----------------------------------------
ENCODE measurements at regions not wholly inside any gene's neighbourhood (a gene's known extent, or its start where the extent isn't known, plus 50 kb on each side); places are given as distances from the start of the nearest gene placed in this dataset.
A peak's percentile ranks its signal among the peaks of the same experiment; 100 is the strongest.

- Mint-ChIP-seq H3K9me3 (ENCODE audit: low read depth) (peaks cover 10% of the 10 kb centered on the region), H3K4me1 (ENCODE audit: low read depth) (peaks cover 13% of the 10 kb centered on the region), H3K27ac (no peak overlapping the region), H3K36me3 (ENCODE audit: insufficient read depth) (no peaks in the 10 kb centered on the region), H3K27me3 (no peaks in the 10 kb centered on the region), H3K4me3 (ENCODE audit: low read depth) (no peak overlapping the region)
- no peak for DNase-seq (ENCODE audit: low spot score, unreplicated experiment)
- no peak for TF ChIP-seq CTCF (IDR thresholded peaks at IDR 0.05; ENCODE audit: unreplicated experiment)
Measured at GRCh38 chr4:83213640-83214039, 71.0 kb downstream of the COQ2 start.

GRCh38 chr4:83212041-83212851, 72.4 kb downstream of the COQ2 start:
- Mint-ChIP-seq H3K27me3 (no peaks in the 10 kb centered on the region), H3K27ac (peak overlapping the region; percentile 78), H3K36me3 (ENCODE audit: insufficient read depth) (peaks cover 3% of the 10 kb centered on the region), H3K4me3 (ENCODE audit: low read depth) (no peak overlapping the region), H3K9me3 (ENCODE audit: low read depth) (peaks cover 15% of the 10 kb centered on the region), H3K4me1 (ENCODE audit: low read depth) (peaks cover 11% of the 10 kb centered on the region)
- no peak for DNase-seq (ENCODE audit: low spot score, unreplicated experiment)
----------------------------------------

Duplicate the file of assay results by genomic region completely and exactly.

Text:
ENCODE measurements at regions not wholly inside any gene's neighbourhood (a gene's known extent, or its start where the extent isn't known, plus 50 kb on each side); places are given as distances from the start of the nearest gene placed in this dataset.
A peak's percentile ranks its signal among the peaks of the same experiment; 100 is the strongest.

- Mint-ChIP-seq H3K9me3 (ENCODE audit: low read depth) (peaks cover 10% of the 10 kb centered on the region), H3K4me1 (ENCODE audit: low read depth) (peaks cover 13% of the 10 kb centered on the region), H3K27ac (no peak overlapping the region), H3K36me3 (ENCODE audit: insufficient read depth) (no peaks in the 10 kb centered on the region), H3K27me3 (no peaks in the 10 kb centered on the region), H3K4me3 (ENCODE audit: low read depth) (no peak overlapping the region)
- no peak for DNase-seq (ENCODE audit: low spot score, unreplicated experiment)
- no peak for TF ChIP-seq CTCF (IDR thresholded peaks at IDR 0.05; ENCODE audit: unreplicated experiment)
Measured at GRCh38 chr4:83213640-83214039, 71.0 kb downstream of the COQ2 start.

GRCh38 chr4:83212041-83212851, 72.4 kb downstream of the COQ2 start:
- Mint-ChIP-seq H3K27me3 (no peaks in the 10 kb centered on the region), H3K27ac (peak overlapping the region; percentile 78), H3K36me3 (ENCODE audit: insufficient read depth) (peaks cover 3% of the 10 kb centered on the region), H3K4me3 (ENCODE audit: low read depth) (no peak overlapping the region), H3K9me3 (ENCODE audit: low read depth) (peaks cover 15% of the 10 kb centered on the region), H3K4me1 (ENCODE audit: low read depth) (peaks cover 11% of the 10 kb centered on the region)
- no peak for DNase-seq (ENCODE audit: low spot score, unreplicated experiment)